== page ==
The faith-based nonprofit Master’s Manna plans to move its operations from Wallingford to Meriden after getting unanimous approval Tuesday night from the city’s Zoning Board of Appeals. Master’s Manna offers numerous services, including helping the needy with food, clothing and medical services. It also tutors students and works with people who have special needs. We wish them well in their new location and community service.
Within the last year, the Wallingford school system received over $260,000 in grants from the state to purchase a variety of technology, such as video conferencing equipment and a system that would allow the schools to stream video. The school system was awarded two grants by the state’s Public, Educational and Governmental Programming and Educational Technology Investment Account Grant Program.
Dozens of people used the warm Sunday afternoon to explore the newest section of Meriden’s linear trail, which runs from the Platt High School parking lot to Dossin Beach. Several stopped to stare as a bald eagle swooped across the pond, perching in a maple tree with bright orange leaves. Fall colors are just beginning to show. The winding path features two bridges over small streams, where fishermen tried their luck. A small dirt path splits from the trail to hug the edge of the pond. Egrets, a great blue heron and several other birds hunted and frolicked in the pond. The grand opening of the trail is scheduled for Oct. 13.
Congratulations to Wallingford’s Jerry Farrell Jr., who was recently knighted by Italian royalty. Farrell, a former town councilor, was named a Knight Official of the Order of Saints Maurice and Lazarus during a visit to Vatican City earlier this month. The honor was bestowed upon Farrell by Prince Victor Emmanuel IV of Savoy. Farrell’s work as commissioner of the state Department of Consumer Protection from 2006 to 2011 brought him before Italian royalty. Farrell was crucial in passing olive oil regulations in 2008. At the time, Connecticut was the first state to regulate the sale of olive oil, and the impact was felt worldwide as international grocery chains began demanding a higher quality product.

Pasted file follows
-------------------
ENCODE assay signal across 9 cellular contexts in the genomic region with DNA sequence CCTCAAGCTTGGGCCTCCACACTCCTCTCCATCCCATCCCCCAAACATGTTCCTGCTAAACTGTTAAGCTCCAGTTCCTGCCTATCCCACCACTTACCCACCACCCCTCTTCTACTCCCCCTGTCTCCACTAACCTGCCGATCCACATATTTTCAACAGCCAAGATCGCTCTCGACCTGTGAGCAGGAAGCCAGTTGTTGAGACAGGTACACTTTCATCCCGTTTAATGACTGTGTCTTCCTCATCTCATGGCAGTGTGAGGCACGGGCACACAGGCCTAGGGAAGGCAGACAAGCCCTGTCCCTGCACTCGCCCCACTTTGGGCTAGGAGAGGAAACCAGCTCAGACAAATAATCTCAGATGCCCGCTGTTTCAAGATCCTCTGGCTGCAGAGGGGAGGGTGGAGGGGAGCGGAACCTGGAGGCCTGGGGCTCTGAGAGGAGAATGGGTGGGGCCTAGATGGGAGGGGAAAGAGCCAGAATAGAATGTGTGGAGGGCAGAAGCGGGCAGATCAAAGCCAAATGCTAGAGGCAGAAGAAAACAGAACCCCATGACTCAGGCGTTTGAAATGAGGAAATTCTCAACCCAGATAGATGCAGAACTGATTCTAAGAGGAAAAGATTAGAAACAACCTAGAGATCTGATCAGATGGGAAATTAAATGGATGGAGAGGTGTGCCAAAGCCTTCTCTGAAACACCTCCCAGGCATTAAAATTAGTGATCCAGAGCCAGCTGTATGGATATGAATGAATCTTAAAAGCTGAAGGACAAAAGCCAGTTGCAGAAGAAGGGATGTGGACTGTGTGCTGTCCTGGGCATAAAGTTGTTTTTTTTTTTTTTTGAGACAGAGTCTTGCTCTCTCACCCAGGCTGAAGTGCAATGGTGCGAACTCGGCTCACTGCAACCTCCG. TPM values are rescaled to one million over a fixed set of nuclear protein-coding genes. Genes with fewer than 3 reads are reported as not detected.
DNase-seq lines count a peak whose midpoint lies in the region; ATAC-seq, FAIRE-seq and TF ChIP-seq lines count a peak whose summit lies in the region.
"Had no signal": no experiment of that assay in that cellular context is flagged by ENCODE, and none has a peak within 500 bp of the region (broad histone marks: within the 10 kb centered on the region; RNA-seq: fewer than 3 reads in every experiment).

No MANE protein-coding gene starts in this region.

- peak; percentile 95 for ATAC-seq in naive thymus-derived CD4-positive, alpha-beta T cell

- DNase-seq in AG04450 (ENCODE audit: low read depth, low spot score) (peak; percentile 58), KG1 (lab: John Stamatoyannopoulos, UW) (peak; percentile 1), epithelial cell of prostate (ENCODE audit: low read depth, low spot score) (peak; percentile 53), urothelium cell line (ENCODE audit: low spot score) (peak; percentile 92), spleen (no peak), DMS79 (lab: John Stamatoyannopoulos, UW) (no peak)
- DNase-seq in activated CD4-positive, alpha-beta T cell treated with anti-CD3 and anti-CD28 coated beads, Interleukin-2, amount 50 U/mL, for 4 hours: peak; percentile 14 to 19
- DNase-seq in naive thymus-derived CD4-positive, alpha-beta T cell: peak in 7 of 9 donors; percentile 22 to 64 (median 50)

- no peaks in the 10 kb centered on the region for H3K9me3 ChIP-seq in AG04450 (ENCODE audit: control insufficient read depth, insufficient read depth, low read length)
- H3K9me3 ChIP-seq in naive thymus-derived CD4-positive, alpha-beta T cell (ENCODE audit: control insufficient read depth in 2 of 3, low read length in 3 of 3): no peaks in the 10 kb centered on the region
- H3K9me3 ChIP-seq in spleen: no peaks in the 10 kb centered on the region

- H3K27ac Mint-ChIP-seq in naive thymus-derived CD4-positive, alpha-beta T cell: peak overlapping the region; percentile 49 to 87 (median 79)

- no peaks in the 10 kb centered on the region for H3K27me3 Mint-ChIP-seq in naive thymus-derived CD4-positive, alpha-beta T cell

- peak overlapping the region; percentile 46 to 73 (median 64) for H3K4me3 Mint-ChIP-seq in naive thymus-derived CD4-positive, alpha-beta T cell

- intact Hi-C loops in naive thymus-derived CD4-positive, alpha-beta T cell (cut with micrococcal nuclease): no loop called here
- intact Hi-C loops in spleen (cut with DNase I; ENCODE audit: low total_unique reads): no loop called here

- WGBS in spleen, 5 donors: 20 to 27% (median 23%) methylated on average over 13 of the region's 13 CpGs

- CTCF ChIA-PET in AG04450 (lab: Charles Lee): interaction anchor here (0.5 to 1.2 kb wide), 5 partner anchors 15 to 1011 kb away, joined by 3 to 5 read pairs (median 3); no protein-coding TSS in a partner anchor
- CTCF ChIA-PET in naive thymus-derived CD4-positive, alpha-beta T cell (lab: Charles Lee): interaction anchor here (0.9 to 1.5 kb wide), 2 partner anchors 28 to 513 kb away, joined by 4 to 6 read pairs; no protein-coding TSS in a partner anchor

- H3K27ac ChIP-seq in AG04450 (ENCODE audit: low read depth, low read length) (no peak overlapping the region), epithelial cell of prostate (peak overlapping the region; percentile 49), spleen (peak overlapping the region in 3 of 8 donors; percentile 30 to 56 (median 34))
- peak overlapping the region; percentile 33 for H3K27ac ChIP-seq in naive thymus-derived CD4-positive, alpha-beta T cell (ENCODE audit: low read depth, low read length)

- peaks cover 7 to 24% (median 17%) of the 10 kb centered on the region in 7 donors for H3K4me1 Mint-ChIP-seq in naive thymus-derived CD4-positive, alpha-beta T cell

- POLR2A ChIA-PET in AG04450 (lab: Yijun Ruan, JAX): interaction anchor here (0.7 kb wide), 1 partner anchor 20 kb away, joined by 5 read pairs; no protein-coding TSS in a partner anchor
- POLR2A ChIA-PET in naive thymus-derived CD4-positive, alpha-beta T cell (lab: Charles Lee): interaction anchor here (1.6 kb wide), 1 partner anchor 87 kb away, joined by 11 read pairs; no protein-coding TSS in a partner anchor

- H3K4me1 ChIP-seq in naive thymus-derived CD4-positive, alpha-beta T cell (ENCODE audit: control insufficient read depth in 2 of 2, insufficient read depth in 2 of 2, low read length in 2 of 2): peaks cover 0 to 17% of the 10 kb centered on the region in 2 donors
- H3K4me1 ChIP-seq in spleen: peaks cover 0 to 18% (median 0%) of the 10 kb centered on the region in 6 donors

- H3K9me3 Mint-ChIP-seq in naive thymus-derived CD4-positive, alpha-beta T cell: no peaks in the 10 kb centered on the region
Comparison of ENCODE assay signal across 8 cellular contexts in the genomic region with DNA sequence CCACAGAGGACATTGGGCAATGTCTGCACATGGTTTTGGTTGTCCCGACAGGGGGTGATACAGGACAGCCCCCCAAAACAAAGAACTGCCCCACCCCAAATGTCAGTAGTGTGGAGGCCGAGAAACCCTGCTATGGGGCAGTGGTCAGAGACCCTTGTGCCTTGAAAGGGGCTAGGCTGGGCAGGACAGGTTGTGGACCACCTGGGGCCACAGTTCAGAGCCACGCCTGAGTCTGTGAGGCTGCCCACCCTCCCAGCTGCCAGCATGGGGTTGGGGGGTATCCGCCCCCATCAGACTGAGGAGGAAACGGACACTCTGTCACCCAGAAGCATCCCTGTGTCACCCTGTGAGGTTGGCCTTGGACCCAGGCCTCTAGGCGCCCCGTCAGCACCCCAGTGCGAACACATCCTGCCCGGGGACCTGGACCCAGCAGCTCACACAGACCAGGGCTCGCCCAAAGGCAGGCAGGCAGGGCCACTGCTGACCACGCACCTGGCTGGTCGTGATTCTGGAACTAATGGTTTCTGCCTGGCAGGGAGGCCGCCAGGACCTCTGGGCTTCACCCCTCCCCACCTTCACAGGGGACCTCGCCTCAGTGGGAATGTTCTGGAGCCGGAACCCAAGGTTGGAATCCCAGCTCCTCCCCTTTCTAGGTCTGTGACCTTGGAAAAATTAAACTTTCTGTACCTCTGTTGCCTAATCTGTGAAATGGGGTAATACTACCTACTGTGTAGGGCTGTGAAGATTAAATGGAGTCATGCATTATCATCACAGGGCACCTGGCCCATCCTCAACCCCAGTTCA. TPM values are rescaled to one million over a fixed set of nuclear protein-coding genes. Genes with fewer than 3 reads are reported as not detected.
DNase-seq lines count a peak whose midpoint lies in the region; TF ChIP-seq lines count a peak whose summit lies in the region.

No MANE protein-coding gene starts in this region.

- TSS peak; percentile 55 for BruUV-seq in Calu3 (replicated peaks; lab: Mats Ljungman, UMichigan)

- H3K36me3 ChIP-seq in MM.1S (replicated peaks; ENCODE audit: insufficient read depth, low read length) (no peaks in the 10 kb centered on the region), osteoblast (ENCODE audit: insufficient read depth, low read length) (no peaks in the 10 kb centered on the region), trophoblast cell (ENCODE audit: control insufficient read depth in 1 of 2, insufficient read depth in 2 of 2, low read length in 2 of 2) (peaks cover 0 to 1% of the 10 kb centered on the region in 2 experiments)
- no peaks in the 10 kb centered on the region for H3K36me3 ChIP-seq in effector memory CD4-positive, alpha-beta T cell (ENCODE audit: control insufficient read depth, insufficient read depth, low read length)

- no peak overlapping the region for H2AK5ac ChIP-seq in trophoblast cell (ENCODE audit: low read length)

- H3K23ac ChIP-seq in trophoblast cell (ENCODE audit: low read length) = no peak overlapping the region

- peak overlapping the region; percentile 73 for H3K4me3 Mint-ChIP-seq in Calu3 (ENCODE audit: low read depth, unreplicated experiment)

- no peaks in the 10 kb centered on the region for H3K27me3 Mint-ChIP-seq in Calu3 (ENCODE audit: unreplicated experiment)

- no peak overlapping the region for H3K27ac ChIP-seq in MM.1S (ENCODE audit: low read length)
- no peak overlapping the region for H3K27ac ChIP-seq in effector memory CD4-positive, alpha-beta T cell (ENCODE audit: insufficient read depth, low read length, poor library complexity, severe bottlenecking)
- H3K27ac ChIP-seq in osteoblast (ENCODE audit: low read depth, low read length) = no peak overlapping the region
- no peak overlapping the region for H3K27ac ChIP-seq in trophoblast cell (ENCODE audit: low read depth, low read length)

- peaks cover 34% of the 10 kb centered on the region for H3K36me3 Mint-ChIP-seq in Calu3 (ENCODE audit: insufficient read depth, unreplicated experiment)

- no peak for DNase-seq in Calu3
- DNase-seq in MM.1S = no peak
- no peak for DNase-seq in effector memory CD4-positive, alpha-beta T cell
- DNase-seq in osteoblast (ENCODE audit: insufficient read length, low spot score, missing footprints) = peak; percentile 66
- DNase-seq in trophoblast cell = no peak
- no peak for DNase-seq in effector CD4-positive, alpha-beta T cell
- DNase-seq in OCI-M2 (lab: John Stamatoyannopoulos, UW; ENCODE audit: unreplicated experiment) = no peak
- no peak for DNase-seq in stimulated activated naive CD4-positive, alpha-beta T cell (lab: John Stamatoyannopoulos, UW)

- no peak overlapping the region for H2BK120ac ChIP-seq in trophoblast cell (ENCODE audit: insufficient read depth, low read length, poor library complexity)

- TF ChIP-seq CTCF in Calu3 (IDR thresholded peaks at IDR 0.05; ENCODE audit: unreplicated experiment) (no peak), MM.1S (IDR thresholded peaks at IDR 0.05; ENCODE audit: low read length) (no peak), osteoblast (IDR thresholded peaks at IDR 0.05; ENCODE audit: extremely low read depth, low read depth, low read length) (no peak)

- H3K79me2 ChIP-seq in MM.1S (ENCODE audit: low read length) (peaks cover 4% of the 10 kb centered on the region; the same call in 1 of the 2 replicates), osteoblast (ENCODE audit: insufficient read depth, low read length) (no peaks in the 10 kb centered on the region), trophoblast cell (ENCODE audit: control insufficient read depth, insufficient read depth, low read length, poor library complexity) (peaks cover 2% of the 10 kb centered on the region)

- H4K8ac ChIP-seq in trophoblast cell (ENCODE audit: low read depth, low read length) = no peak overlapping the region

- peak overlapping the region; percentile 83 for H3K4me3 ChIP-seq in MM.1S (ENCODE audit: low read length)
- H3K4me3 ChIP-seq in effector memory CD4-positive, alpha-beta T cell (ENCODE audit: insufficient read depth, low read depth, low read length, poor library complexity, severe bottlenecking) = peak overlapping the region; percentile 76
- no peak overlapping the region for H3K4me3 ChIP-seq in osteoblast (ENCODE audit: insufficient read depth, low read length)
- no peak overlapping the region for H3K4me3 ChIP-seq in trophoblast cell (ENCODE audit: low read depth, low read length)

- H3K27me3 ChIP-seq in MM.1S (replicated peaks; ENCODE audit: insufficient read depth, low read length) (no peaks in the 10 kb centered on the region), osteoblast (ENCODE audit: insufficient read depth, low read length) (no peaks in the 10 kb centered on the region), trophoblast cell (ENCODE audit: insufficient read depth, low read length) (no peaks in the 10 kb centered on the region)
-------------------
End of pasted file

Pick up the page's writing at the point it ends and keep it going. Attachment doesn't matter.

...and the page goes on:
With a shiny tiara and a bouquet of flowers, Southington High School senior Sarah DiBenedetto was crowned Apple Harvest Festival’s new queen. Congratulations!
About 40 people representing construction contractors filled seats in the City Council chambers Monday, learning more about the Hub redevelopment project. The city is accepting bids for the work, scheduled to begin in late October or early November, after years and years of planning. “We are very excited that this project is moving forward,” said Public Works Director Robert Bass. “I’m absolutely delighted to see a full house of people interested in this project. As we move forward with all of the bridges that need work and the retention pond that needs to be constructed, I hope this interest continues and keeps up.” The Hub redevelopment is part of the city’s effort to reduce flooding, especially in the downtown area. It’s good to see widespread interest.
We didn’t like this week
Southington has an illegal sign problem, according to Zoning Board of Appeals Chairman Robert Salka. Salka said the only private signs that may be posted outside private property in town are those that will be up for a defined duration, such as political signs during campaign season and home service company signs during periods when the company is performing contracted work at a residential site. Salka said the town is having a particular problem with illegal signs being posted on telephone poles, especially ones that advertise a specific home buying service.
With a growing client list, the Cheshire Food Pantry has outgrown its location on Railroad Avenue and is now looking for a new home. “We knew at some point we’d run out of space and right now this is not a site designed for optimum efficiency,” said Patty Hartmann, food bank director. “We’re going through the exploratory stage, looking at what’s available via the state at this time.” The pantry lacks shelves and storage space, Hartmann said. At times, they’ve had to give food to other organizations because don’t have room to store it. We hope they find a positive solution for their invaluable service.
First, the Cheshire High School library was supposed to open two weeks before school started. Then, the date was changed to Oct. 1 because bookshelves hadn’t arrived. Now the bookshelves are there, but they’re the wrong ones. If the right ones do come in, the library might be open by November. The library was completely renovated during summer break. About 13,000 books for the library are stacked in boxes on pallets waiting to be housed in the redesigned library.